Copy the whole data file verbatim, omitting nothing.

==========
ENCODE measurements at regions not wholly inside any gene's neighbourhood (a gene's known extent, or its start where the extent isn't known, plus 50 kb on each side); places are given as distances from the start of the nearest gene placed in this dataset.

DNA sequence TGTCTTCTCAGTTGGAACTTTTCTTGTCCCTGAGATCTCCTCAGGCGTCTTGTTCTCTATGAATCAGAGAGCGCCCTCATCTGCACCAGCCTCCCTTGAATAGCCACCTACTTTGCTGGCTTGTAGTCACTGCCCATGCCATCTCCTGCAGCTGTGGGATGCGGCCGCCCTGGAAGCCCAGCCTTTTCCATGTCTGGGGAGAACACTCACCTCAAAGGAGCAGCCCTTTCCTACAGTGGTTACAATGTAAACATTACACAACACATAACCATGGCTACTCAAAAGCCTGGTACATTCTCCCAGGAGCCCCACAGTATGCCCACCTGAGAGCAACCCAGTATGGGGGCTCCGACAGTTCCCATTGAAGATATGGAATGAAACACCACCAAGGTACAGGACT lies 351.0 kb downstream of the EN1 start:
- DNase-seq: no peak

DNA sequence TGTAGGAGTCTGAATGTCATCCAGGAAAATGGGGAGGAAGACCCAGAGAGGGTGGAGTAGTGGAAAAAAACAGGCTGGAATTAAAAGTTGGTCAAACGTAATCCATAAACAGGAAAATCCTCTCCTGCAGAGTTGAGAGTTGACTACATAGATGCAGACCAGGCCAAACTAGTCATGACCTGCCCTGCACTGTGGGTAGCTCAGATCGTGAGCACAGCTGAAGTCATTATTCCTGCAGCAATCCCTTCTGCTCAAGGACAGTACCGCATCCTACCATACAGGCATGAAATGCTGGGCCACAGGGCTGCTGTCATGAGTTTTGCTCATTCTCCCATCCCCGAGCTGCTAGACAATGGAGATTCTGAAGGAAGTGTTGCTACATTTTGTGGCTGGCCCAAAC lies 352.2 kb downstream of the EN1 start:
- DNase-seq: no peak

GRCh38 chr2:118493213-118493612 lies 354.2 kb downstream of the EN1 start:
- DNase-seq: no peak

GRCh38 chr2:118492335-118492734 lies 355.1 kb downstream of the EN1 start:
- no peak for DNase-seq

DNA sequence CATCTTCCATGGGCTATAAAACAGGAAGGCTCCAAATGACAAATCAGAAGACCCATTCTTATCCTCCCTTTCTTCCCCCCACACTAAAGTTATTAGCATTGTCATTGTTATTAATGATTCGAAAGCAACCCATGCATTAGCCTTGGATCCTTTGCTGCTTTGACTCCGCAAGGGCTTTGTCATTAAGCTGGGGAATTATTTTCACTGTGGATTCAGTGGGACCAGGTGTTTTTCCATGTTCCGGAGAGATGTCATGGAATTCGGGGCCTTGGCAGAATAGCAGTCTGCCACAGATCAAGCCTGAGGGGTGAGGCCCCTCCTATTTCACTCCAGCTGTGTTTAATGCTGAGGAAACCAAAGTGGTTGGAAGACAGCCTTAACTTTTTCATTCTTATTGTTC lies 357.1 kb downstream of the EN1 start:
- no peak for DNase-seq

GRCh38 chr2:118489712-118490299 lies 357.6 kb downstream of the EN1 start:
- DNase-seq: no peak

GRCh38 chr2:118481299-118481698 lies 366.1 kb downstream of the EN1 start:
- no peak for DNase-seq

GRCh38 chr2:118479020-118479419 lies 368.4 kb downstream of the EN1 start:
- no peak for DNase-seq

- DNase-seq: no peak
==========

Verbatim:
ENCODE measurements at regions not wholly inside any gene's neighbourhood (a gene's known extent, or its start where the extent isn't known, plus 50 kb on each side); places are given as distances from the start of the nearest gene placed in this dataset.

DNA sequence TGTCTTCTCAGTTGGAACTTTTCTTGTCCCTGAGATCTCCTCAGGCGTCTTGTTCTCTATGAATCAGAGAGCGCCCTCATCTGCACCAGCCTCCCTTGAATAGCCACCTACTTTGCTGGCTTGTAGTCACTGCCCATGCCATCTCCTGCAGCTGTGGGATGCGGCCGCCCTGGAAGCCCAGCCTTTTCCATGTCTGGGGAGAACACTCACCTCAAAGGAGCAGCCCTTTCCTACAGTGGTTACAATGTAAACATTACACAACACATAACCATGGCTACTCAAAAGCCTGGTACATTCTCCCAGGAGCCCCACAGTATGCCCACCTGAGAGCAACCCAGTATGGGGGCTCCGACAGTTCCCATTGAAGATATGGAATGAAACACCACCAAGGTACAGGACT lies 351.0 kb downstream of the EN1 start:
- DNase-seq: no peak

DNA sequence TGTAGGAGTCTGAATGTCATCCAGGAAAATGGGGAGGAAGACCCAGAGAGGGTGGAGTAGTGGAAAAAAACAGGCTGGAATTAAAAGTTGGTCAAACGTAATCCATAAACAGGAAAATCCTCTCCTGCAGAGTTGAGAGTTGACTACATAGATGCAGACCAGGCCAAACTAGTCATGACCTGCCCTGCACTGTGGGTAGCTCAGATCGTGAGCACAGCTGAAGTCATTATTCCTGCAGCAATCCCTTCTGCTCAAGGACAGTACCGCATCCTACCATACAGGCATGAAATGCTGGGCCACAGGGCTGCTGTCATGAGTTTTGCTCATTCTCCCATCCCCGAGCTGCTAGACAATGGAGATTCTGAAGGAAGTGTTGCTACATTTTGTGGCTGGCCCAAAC lies 352.2 kb downstream of the EN1 start:
- DNase-seq: no peak

GRCh38 chr2:118493213-118493612 lies 354.2 kb downstream of the EN1 start:
- DNase-seq: no peak

GRCh38 chr2:118492335-118492734 lies 355.1 kb downstream of the EN1 start:
- no peak for DNase-seq

DNA sequence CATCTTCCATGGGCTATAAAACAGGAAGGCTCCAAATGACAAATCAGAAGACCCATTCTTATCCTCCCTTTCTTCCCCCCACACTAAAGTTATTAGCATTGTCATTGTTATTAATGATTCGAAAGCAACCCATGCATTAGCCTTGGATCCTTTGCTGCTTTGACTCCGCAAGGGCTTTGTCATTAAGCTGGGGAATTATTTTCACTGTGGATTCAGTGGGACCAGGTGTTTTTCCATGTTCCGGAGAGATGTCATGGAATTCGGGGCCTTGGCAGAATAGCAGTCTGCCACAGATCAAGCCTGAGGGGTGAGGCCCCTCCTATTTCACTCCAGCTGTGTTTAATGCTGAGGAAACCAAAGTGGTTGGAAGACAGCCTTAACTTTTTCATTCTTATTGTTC lies 357.1 kb downstream of the EN1 start:
- no peak for DNase-seq

GRCh38 chr2:118489712-118490299 lies 357.6 kb downstream of the EN1 start:
- DNase-seq: no peak

GRCh38 chr2:118481299-118481698 lies 366.1 kb downstream of the EN1 start:
- no peak for DNase-seq

GRCh38 chr2:118479020-118479419 lies 368.4 kb downstream of the EN1 start:
- no peak for DNase-seq

- DNase-seq: no peak